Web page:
Monday, November 29th, 2021
Techie pair light up the night
By William Kincaid
Candy canes glow outside Kory Hoffhines' home at 412 Betty Lane, Coldwater.. . .
COLDWATER - For buddies Kory Hoffhines and Eric Thobe, the cheery masterminds behind what has become known as the Betty Lane Light Show, the Christmas season has indeed become the most wonderful time of the year.
But then again, Christmas is almost always on their minds as they spend much of the year thinking of ways to one-up the previous holiday season's extravaganza.
Hoffhines' homestead at 412 Betty Lane from Thanksgiving through Jan. 2 becomes the neighborhood's star attraction, drawing carloads of families that move by at a leisurely pace.
"We started very small with just a tiny Christmas tree that lit up and then every year we expand, expand, expand," Hoffhines said.
In its fifth edition, the months-in-the-making light show boasts in the vicinity of 10,000 Christmas lights. Yet the two friends look beyond the bravado of Clark Griswold and his electricity-sucking, blinding monstrosity of lights. Rather, they aim for technology-informed sophistication and taste.
The Betty Lane Light Show, to their knowledge, is the only Christmas light show in Coldwater synchronized to music. This is where Hoffhines's computer knowledge comes in handy. Hoffhines is the network administrator for the Mercer County Sheriff's Office.
"It's a sequence of new lights depending on the song," he said, comparing it in concept to the Christmas light display put on by Celina Insurance Group.
The color scheme of the lights alternates based on the rhythm and beats of the Christmas song being played, Thobe said. Those who drive by the display must tune in to 91.1 FM to enjoy the synergy of sight and sound.
"Every year it's something different. It plays to the music so every year we never play the same songs," Hoffhines added.
The two friends have long been fond of Christmas lights. They joined forces almost five years ago to assemble their own spectacle of incandescence. Hoffhines handles the technology and Thobe handles the engineering side. They spend months brain storming, planning, designing, testing lights and, of course, installing the display.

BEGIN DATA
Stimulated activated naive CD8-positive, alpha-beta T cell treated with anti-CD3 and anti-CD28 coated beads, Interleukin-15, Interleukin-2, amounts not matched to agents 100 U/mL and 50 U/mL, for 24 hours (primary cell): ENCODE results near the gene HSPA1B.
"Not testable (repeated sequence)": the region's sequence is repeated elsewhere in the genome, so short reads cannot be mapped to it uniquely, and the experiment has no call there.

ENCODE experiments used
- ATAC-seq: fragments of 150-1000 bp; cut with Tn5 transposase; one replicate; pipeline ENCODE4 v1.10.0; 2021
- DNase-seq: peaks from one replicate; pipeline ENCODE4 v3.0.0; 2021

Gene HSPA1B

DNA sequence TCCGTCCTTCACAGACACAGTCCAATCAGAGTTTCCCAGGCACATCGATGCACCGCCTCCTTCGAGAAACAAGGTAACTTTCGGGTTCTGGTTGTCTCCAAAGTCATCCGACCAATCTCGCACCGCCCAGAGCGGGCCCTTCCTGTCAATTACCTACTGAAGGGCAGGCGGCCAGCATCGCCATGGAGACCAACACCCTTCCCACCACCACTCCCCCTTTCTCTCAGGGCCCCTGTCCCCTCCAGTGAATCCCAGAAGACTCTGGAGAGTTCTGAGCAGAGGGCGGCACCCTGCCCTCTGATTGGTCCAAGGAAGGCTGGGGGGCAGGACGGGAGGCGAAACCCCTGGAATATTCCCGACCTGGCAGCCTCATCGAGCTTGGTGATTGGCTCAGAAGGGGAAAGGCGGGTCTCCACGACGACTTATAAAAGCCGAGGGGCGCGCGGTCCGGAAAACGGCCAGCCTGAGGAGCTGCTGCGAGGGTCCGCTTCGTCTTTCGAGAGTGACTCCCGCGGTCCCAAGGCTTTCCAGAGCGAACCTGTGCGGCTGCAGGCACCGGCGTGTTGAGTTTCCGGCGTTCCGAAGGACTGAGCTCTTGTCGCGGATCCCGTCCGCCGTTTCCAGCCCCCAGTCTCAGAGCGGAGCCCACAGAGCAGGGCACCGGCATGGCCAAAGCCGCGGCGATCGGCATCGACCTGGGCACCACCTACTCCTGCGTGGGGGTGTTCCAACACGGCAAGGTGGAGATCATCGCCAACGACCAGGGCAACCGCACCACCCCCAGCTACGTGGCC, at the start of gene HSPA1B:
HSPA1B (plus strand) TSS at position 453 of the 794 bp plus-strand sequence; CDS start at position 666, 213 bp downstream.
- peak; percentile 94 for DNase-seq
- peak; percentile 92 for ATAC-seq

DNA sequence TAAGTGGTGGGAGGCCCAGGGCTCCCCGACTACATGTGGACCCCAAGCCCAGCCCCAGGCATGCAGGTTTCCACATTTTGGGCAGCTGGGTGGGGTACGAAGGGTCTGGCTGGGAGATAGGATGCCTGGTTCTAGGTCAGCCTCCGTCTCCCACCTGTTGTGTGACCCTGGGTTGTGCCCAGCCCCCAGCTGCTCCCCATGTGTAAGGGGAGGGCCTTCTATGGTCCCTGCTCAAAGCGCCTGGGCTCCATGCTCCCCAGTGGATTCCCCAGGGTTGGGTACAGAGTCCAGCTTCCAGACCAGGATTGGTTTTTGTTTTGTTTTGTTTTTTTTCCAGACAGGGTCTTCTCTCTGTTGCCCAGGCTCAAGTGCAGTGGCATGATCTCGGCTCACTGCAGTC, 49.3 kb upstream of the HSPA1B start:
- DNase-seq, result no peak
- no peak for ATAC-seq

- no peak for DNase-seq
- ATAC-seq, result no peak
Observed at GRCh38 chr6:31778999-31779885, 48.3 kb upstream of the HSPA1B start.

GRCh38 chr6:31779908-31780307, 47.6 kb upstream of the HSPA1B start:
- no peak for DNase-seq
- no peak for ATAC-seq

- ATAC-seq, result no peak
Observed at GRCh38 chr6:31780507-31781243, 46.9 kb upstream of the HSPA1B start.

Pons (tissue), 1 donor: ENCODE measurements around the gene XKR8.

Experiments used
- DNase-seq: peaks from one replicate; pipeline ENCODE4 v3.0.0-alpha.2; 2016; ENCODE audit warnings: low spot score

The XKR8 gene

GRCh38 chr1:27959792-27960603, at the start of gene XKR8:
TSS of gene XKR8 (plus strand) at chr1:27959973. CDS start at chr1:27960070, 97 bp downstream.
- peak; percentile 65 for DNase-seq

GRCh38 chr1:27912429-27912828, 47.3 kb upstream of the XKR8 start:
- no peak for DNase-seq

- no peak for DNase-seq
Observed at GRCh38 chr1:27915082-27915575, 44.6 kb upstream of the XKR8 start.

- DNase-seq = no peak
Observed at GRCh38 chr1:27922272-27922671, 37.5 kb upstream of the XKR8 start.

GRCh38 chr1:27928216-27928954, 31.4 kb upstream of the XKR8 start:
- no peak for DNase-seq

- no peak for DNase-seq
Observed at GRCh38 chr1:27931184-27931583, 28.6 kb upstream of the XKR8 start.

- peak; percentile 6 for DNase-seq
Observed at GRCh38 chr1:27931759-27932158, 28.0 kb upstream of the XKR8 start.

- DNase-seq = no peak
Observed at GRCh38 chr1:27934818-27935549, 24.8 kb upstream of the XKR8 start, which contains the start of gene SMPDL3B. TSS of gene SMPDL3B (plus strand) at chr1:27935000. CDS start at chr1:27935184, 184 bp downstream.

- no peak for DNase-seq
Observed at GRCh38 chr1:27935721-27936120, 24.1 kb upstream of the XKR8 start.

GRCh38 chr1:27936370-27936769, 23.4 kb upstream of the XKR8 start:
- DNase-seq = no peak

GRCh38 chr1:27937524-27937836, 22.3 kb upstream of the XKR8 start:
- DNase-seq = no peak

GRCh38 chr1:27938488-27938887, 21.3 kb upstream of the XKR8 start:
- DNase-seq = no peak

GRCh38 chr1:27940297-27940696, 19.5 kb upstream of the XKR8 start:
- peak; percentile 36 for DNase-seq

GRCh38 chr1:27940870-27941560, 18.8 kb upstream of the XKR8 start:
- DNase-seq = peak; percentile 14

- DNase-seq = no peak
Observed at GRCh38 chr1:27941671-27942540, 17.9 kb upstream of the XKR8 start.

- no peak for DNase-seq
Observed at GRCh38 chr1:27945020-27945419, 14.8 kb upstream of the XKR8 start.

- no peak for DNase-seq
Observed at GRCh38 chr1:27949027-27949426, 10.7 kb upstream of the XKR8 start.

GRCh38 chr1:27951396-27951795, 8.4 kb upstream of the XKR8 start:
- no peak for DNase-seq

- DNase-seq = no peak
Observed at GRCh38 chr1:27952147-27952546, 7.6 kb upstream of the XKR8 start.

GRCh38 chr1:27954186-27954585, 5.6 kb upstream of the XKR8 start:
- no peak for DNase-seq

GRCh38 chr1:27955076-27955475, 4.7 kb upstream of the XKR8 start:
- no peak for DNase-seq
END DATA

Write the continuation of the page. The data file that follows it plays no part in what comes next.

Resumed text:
"We'll do stuff, take a break. Do stuff, take a break. Because every single light we have to push into a prop so doing that is extremely time-consuming," Hoffhines explained.
Thobe, who works for a poultry equipment company, is responsible for most of the construction. He builds metal frames for the lights. This year he assembled a 16-foot "Merry Christmas" sign illuminated by 600 lights atop the roof.
Other features also are new this year.
"There's a lot new. This year we've got a 15 foot Christmas tree with all lights," Hoffhines said.
That's 16 strands of lights each containing 150 bulbs, to be exact.
Asked about how much money the two have invested in their display over the years, Hoffhines said he doesn't even want to think about it, pointing out a strand of 50 lights carries a price tag of about $18.
Now in its second year is a lighted-up letters-to-Santa mailbox. Children are encouraged to write letters and deposit them in the mailbox. Hoffhines, Thobe and others then write up responses on post cards and mail them out to the children before Christmas.
The two came up with the idea realizing kids might not have access to Santa last year because of the COVID-19 pandemic. It proved to be a hit, as the friends wrote back to about 85 kids last year, some who live in big cities.
As the number of lights climbs with each year's display, so too does the number of admirers, whom Thobe and Hoffhines encourage to drive by the site.
"I think that word-of-mouth, people talk about it more and more every year," Thobe said. "As we get closer to Christmas there'll be cars lined up along the road, two, three at a time, all night long."
The two friends said the months of work is paid back in full when they see people's face's light up.
"Everyone messaging, texting, calling, the letters to Santa, just saying how great it's been," Hoffhines said. He's especially touched when someone tells him how seeing the lights lifted their spirits, especially after a difficult week or year.
The lights will be on 6-10 p.m. Sundays through Thursdays and 6-11 p.m. Fridays and Saturdays through Jan. 2.
For more information, visit the Facebook page Hoffhines - Betty Lane Light Show.